Underscoring the national breadth of this challenge, the gaps in college attainment between whites on the one hand, and African-Americans and Hispanics on the other, persist in cities of all sizes and in all regions of the country. While many of the widest gaps exist in cities that are doing well, the disparities endure in communities all across the economic spectrum, from San Francisco to Salinas, California, and from Austin to Akron, Ohio.
Huge gaps are present in the largest metropolitan areas like New York City (where 50 percent of adult whites, compared with 24 percent of African-Americans and 17 percent of Latinos, hold college degrees), Los Angeles (where the numbers are 49, 25, and 11), and Chicago (46, 21, and 13). Minorities also trail whites in much smaller places like Reading, Pennsylvania; Wichita, Kansas; and Albuquerque, New Mexico. Big disparities define Sunbelt metropolitan areas rapidly adding jobs and population, such as Houston (where 41 percent of whites but only 24 percent of African-Americans and 12 percent of Hispanics hold college degrees) and Denver (where the numbers are 49, 25 and 13). But the differences are deep as well in more weathered Rust Belt cities like Milwaukee (where 40 percent of whites, 14 percent of African Americans, and only 11 percent of Hispanics hold at least a four-year degree) and Philadelphia (where the numbers are 41, 18, and 16).
In many cases, the gaps are smallest only in cities that are struggling to attract and hold college graduates of any race: Of the 67 metro areas with the smallest disparities between white and black college-completion levels, about three-fourths rank in the bottom half of college attainment among adult whites. These include places synonymous with postindustrial decline like Flint, Michigan; Youngstown, Ohio; and Allentown, Pennsylvania.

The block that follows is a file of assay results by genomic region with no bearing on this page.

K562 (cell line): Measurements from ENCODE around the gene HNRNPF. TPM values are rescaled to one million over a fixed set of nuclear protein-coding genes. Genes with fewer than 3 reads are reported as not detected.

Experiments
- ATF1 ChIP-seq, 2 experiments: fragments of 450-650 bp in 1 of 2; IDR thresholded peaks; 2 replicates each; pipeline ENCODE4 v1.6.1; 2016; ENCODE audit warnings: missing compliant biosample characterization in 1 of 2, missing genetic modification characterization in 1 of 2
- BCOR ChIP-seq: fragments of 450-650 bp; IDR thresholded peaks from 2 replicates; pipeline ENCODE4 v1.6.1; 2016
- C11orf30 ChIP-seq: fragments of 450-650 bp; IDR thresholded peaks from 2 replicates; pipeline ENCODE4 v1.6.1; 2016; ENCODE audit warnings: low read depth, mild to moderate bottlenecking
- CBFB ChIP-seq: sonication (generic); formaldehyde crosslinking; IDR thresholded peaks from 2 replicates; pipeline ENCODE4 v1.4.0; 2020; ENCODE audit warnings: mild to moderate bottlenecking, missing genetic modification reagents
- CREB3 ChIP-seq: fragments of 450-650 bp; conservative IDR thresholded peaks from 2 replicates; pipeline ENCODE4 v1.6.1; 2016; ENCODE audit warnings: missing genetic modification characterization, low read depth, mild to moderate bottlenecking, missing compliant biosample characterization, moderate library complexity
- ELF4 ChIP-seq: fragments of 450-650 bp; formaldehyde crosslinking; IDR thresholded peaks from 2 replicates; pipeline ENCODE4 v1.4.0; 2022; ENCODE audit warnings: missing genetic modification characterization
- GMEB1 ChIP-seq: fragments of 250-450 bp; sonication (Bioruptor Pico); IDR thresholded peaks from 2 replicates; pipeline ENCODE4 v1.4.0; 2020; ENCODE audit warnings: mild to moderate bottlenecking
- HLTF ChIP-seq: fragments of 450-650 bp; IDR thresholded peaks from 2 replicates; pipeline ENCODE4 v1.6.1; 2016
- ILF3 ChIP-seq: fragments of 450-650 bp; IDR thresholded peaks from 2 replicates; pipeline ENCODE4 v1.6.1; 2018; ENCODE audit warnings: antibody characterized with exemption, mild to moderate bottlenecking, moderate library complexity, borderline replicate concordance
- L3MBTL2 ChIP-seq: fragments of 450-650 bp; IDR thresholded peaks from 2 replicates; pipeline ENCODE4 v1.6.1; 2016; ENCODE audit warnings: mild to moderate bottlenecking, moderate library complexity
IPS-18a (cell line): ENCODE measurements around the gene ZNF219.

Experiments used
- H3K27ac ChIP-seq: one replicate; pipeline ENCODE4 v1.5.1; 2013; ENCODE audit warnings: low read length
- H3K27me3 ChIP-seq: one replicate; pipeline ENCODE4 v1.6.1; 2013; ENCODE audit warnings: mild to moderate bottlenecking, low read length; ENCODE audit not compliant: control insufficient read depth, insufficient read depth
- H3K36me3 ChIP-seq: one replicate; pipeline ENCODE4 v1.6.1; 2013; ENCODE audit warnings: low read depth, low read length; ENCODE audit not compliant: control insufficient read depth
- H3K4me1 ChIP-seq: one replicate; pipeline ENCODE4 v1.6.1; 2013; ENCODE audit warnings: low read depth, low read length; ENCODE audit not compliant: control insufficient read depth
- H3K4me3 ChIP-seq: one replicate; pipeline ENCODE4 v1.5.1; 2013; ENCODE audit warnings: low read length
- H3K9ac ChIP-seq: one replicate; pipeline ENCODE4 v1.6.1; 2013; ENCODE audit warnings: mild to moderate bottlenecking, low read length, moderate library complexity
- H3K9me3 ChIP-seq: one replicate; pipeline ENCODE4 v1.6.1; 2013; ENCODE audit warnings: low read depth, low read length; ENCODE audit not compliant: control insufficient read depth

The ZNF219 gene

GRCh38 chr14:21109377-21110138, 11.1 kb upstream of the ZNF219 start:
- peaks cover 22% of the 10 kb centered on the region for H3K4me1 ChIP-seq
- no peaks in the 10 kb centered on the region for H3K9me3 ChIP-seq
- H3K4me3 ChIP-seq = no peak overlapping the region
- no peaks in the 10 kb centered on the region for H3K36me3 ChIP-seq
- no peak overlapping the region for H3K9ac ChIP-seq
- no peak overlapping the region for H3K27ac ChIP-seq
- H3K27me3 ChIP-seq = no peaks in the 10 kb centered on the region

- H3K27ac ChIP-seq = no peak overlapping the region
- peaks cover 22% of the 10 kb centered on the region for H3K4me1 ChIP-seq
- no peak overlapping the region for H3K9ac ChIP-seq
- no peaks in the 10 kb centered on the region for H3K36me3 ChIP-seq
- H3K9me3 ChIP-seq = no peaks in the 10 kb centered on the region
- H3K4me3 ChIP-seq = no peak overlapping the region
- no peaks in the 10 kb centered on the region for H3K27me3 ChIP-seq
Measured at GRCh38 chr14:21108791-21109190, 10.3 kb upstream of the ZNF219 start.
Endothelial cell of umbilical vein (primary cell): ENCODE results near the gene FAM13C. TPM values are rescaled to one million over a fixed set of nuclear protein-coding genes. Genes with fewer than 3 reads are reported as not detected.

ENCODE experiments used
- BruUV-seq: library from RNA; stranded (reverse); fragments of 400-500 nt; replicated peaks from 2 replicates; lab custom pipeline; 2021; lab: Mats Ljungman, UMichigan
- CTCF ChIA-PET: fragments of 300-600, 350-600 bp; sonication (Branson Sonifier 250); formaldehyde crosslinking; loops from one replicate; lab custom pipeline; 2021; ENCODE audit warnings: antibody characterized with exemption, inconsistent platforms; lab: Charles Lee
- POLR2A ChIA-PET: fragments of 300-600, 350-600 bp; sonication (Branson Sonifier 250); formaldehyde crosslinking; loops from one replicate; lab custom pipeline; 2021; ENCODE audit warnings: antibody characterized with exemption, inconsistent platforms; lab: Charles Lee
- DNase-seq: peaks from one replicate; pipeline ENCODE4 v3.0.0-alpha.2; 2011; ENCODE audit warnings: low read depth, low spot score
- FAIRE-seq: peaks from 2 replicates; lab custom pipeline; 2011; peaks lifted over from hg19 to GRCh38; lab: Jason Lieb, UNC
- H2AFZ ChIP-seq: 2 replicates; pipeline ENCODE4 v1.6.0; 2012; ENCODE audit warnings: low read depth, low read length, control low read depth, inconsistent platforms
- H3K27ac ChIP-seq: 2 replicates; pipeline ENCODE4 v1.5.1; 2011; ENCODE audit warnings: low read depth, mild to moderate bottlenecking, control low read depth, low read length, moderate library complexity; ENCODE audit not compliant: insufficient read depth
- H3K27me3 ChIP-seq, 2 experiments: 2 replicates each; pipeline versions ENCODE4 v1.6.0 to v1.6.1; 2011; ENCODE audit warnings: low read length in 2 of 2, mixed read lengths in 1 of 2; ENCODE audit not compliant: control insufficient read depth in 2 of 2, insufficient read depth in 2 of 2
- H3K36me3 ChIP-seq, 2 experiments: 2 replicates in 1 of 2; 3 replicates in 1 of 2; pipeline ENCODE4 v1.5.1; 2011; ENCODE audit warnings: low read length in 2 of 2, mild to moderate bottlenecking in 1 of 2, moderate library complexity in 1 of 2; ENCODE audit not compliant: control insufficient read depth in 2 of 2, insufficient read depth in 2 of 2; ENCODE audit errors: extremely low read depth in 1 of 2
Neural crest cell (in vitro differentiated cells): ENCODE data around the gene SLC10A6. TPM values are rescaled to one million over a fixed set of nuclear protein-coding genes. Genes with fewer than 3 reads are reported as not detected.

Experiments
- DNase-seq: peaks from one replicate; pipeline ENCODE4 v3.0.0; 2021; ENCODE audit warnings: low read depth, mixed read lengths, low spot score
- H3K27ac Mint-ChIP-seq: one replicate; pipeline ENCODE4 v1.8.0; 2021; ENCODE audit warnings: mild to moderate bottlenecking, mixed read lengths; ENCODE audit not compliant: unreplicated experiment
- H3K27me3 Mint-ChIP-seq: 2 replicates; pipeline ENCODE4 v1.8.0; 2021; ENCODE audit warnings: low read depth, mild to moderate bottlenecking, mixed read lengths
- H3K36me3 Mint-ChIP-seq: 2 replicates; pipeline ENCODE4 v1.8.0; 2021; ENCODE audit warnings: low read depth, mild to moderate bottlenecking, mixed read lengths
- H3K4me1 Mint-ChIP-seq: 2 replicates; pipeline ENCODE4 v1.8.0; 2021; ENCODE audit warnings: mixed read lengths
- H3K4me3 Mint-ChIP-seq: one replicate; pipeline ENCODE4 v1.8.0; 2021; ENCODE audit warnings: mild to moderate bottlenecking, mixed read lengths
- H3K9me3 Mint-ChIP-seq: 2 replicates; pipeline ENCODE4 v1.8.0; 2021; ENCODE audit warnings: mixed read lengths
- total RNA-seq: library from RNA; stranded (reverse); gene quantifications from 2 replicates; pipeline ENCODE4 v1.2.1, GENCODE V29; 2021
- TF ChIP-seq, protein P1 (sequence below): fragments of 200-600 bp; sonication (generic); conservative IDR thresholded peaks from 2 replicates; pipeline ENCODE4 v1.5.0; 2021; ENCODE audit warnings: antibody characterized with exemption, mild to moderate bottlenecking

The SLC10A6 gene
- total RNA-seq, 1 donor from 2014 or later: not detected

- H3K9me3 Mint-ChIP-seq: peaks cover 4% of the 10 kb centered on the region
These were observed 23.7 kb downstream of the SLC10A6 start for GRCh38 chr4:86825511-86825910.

Probably the best news in this city-by-city comparison of the adult workforce is the clear signs of progress for minorities in high school achievement. The gap in attainment between adult whites and African-Americans is much lower at the high school level than the college level. Though wider differences remain with Hispanics, the picture for them also looks brighter than at the post-secondary level.
Across the 150 largest metro areas, the share of adult African-Americans holding at least a high school degree trails the portion of whites by more than 20 percentage points only in Naples, Florida (where the gap is 29 points). Blacks trail whites in high school completion by between 10-20 percentage points in another 27 communities (including Miami, Minneapolis, and Milwaukee). But the gap is a less-imposing 5-10 percentage points in 72 cities, including many of the nation’s largest, such as New York, Chicago, Los Angeles, and Denver; in 39 more cities, including Houston, Dallas, Atlanta, and Phoenix, the gap is fewer than five percentage points. African-Americans exceed whites in three—Fayetteville, Arkansas; Honolulu, Hawaii; and Modesto, California. (Though all three have very small black populations.)
Hispanics haven’t matched those gains. Looking at all adult Hispanics, the share holding a high school degree trails the proportion of whites by at least 20 percentage points in fully 111 communities. But those figures include Hispanic immigrants, both legal and undocumented, many of whom arrive with low educational levels that depress the overall average.
Among native-born Hispanics, the gaps aren’t quite as daunting, though they remain troubling. High school completion among native-born Hispanic adults trails the level among whites by at least 20 points in 12 of these top metropolitan areas (including Des Moines and Philadelphia); and by between 10-20 percentage points in another 56, including many of the large Sunbelt cities where Hispanics have clustered, including Houston, Dallas, San Antonio, Phoenix, Las Vegas, and Los Angeles. In 72 other metropolitan areas, the gap between native-born Latinos and whites in high school achievement stands within single digits; native-born Latinos exceed white high school education levels only in Fayetteville, North Carolina.